It doesn’t matter what you do or say if people already have made up their minds about who you are.
Jesus knows his healings and miracles won’t be the answer for everyone. They aren’t “proof”.
Jesus knows there is not one, clear answer he can give that will settle John’s question once and for all. We live in a world where facts are a matter of interpretation. It may feel particularly pertinent to us at this moment in history where the phrase “fake news” and “alternative facts” are in the news. Yet, it’s an old story, a biblical one.
Perhaps the new twist on it is Jesus wasn’t having to deal with cable and online news sources.
I thought this cartoon from the New Yorker this week was accurate.
Justin and I saw the film Hidden Figures Friday. If you haven’t seen this movie, I highly recommend it. It is based on the true story of African American women in segregated Virginia of the 1960s who played a pivotal role in NASA’s success at getting astronauts into space. These women couldn’t use the bathroom in NASA’s Langley main campus, and had to eat in a separate lunch room. They were paid considerably less than their white, male colleagues. One of them, Katherine Johnson is a Presbyterian elder. And as you watch her mathematical genius at work, you see the way her society unable to recognize her talents because of what they thought they knew about race. Nevertheless, she persisted. And because of her contributions to the project, the John Glenn and the Friendship 7 rocket made it back to earth safely.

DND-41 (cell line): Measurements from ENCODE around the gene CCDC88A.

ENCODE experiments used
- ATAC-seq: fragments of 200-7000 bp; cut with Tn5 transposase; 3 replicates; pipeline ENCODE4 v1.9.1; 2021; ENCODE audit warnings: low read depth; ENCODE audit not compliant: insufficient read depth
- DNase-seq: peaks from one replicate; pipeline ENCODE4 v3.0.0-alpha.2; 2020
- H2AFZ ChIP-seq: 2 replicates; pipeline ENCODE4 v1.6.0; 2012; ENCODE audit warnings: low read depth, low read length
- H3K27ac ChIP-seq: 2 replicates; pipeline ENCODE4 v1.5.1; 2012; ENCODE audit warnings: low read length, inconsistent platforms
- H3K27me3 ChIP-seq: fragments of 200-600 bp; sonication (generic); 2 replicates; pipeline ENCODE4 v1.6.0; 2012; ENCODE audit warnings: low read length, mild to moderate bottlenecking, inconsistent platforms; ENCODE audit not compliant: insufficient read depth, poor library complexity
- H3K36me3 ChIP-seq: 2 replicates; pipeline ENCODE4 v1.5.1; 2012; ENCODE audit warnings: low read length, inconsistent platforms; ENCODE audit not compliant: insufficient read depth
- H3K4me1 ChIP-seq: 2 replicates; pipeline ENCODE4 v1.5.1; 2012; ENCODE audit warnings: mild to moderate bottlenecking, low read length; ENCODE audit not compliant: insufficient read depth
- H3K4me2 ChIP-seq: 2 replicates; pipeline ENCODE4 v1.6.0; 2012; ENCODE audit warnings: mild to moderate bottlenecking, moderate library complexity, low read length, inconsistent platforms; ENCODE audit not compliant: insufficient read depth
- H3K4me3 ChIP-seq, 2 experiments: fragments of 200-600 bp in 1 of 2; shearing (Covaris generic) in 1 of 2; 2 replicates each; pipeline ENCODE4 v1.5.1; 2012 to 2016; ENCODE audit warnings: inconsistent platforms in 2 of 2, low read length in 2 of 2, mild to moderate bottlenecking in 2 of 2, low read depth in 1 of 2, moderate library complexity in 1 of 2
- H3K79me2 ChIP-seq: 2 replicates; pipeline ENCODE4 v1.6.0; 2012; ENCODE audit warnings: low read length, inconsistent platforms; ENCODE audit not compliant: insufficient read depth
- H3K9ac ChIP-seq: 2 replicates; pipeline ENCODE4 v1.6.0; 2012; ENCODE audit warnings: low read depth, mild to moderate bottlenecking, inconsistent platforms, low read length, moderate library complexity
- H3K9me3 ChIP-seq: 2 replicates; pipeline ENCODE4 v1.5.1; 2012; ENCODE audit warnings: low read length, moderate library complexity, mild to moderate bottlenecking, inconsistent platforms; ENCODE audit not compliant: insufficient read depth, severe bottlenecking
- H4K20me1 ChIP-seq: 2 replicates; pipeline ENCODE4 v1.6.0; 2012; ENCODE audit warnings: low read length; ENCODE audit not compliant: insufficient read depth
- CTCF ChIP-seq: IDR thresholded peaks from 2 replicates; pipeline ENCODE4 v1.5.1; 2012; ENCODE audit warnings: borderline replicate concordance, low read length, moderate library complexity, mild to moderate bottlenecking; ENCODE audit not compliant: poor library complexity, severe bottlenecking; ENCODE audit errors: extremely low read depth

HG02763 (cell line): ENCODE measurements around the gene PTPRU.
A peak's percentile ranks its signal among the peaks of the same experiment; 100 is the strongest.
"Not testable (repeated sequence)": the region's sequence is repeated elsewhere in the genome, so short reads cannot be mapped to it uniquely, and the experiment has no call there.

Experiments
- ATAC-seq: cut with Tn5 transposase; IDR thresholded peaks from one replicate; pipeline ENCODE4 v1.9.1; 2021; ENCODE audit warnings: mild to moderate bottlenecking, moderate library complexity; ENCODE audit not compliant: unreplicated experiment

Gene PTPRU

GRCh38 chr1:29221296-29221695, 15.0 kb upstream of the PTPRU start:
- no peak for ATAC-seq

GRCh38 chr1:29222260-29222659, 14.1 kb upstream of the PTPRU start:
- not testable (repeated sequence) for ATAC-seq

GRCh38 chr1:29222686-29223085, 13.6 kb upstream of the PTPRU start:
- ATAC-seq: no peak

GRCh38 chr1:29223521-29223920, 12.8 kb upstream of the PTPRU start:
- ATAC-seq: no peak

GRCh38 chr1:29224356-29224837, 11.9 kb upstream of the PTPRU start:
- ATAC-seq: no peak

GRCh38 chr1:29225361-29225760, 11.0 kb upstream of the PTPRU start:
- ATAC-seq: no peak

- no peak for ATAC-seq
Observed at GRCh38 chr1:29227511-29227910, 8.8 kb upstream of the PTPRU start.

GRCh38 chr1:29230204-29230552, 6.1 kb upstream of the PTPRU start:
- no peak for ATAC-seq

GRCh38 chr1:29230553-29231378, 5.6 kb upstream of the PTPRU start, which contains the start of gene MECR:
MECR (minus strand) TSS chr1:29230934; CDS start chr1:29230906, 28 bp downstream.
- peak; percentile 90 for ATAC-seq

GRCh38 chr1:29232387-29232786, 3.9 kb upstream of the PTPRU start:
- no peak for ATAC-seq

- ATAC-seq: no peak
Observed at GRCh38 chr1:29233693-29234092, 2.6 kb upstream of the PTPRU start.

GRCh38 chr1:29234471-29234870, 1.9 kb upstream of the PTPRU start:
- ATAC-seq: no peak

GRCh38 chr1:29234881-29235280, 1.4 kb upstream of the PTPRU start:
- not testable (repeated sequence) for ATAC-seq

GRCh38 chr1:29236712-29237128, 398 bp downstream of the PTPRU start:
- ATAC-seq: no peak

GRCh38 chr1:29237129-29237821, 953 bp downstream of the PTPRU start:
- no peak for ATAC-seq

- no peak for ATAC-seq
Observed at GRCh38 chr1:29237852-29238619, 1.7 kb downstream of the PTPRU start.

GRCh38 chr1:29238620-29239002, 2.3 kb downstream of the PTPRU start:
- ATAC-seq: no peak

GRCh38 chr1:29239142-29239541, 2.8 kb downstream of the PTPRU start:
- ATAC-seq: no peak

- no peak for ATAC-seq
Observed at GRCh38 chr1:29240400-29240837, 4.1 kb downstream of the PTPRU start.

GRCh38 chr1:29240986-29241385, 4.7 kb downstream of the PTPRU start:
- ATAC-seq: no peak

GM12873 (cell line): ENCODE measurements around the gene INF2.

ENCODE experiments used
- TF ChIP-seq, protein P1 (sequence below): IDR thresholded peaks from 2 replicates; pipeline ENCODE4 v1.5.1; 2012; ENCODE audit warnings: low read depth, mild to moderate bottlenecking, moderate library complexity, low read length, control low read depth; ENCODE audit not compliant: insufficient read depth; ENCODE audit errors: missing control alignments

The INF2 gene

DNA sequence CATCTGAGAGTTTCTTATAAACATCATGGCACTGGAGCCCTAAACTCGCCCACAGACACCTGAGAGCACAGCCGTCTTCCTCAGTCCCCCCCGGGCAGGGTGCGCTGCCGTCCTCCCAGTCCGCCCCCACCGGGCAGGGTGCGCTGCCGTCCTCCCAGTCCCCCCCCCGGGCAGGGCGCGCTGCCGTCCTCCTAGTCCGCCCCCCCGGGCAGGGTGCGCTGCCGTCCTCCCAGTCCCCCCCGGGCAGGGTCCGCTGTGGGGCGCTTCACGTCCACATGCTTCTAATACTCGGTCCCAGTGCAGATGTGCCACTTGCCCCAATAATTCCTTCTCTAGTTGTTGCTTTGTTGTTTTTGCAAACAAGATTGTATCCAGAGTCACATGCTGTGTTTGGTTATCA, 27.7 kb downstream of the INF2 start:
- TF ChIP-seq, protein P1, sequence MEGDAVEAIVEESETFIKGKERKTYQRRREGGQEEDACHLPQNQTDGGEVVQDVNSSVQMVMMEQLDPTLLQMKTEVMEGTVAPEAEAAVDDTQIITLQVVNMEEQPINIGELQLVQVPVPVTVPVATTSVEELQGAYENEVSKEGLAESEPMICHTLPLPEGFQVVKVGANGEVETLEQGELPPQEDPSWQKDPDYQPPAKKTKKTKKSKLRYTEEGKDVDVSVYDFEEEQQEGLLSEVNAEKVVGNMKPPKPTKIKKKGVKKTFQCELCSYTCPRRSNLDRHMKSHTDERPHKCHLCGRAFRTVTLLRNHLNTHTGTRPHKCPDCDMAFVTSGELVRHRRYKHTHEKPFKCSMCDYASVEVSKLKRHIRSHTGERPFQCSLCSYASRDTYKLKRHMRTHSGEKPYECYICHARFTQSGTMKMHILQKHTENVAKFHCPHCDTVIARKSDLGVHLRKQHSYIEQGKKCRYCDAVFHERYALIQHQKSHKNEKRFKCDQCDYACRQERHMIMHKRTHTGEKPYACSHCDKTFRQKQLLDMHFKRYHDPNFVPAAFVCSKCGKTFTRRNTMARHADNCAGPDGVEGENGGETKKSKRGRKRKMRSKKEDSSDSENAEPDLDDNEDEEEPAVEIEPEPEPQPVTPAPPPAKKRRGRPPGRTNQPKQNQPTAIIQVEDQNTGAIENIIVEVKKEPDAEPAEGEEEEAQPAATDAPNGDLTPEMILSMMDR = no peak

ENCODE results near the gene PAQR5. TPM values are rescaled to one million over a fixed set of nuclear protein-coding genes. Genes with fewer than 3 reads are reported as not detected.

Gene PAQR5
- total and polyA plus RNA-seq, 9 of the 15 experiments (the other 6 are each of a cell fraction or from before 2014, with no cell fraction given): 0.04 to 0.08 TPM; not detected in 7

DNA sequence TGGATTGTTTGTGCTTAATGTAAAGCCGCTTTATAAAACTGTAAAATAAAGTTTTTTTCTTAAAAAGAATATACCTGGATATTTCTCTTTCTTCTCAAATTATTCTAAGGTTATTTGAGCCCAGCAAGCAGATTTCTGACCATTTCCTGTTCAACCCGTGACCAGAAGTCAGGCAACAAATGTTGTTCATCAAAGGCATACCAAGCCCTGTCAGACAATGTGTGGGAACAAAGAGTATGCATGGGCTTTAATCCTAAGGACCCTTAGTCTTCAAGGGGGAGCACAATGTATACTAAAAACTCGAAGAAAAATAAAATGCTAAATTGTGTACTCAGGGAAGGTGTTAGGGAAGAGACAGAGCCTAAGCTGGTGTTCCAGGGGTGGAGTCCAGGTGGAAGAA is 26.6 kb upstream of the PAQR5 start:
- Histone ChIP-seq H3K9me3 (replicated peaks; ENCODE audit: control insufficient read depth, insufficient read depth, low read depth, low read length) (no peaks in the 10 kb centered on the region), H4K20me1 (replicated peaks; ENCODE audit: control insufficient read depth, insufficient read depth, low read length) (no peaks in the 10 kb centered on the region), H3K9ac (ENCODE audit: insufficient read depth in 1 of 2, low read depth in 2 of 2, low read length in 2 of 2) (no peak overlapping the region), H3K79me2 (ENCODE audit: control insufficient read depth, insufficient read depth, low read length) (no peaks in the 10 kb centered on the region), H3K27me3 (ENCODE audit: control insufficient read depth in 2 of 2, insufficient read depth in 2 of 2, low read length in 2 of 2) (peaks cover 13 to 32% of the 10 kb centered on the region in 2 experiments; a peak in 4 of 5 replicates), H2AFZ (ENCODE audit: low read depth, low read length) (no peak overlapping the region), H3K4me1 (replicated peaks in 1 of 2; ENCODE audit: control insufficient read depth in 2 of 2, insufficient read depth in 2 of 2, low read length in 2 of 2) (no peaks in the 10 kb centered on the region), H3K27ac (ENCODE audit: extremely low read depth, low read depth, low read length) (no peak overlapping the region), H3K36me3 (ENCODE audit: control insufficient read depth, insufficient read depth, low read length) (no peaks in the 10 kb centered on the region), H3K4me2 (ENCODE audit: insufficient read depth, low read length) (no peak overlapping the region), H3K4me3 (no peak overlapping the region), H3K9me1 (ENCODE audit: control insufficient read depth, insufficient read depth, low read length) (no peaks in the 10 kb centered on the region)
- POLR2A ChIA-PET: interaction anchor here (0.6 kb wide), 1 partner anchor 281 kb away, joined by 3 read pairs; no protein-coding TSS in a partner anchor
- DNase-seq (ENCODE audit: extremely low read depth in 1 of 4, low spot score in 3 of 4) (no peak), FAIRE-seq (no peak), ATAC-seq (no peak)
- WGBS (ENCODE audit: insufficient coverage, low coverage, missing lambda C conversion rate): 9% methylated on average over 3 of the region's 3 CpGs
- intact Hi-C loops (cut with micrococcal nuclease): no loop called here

We see things differently today. But before we get too congratulatory about how much better we are than our 1960s counterparts, I’ll just remind us that unarmed black men are shot at routine traffic stops while open-carry white men, fully loaded, are allowed to walk into police stations or Walmart wearing masks and body armor. We may not have segregated lunch counters today, but racism still infects our country systemically. From educational structures, access to clean drinking water, incarceration rates, and the way news is portrayed, we need to report what we see and hear so we may continue to do better. Hidden Figures offers wisdom to us about our lives today even as the story is told about our lives 50 years ago.
Like the crowds of Judeans following John, and the Pharisees, we are humans with limited vision and perspective. We see things based on what we’ve been told and taught to see, and based on our experience of the world, and even by the way we understand the world. If we believe the world is generally good, we see goodness. If we believe the world is generally evil, we see evil.
John the Baptist and his disciples, the crowds that followed him to the River Jordan, and the religious leaders all had expectations about who the Messiah would be, and how he would interact with the Roman authorities, and how he would save his people.
And Jesus knew there wasn’t one definitive answer he could give to their questions that would satisfy them all. Are you the one who is to come, or are we to wait for another?
All Jesus can do is remind people to “go and tell what you have seen and heard” and then proclaim with faith, “wisdom is vindicated by all her children”.